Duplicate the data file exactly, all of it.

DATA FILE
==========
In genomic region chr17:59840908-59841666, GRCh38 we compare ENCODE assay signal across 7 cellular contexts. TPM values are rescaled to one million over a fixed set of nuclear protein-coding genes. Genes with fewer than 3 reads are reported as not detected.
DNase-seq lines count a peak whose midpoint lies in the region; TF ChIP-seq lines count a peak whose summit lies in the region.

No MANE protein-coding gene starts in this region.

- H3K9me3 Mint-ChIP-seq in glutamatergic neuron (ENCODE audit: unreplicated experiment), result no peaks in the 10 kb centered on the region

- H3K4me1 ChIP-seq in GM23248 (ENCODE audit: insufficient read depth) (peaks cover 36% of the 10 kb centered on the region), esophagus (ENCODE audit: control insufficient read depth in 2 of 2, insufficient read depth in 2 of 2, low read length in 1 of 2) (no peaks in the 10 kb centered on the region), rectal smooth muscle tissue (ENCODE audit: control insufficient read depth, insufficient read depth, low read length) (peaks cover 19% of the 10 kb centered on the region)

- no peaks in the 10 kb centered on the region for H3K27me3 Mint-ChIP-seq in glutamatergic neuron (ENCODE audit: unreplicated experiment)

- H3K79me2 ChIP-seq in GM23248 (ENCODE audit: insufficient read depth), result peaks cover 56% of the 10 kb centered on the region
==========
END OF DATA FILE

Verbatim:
In genomic region chr17:59840908-59841666, GRCh38 we compare ENCODE assay signal across 7 cellular contexts. TPM values are rescaled to one million over a fixed set of nuclear protein-coding genes. Genes with fewer than 3 reads are reported as not detected.
DNase-seq lines count a peak whose midpoint lies in the region; TF ChIP-seq lines count a peak whose summit lies in the region.

No MANE protein-coding gene starts in this region.

- H3K9me3 Mint-ChIP-seq in glutamatergic neuron (ENCODE audit: unreplicated experiment), result no peaks in the 10 kb centered on the region

- H3K4me1 ChIP-seq in GM23248 (ENCODE audit: insufficient read depth) (peaks cover 36% of the 10 kb centered on the region), esophagus (ENCODE audit: control insufficient read depth in 2 of 2, insufficient read depth in 2 of 2, low read length in 1 of 2) (no peaks in the 10 kb centered on the region), rectal smooth muscle tissue (ENCODE audit: control insufficient read depth, insufficient read depth, low read length) (peaks cover 19% of the 10 kb centered on the region)

- no peaks in the 10 kb centered on the region for H3K27me3 Mint-ChIP-seq in glutamatergic neuron (ENCODE audit: unreplicated experiment)

- H3K79me2 ChIP-seq in GM23248 (ENCODE audit: insufficient read depth), result peaks cover 56% of the 10 kb centered on the region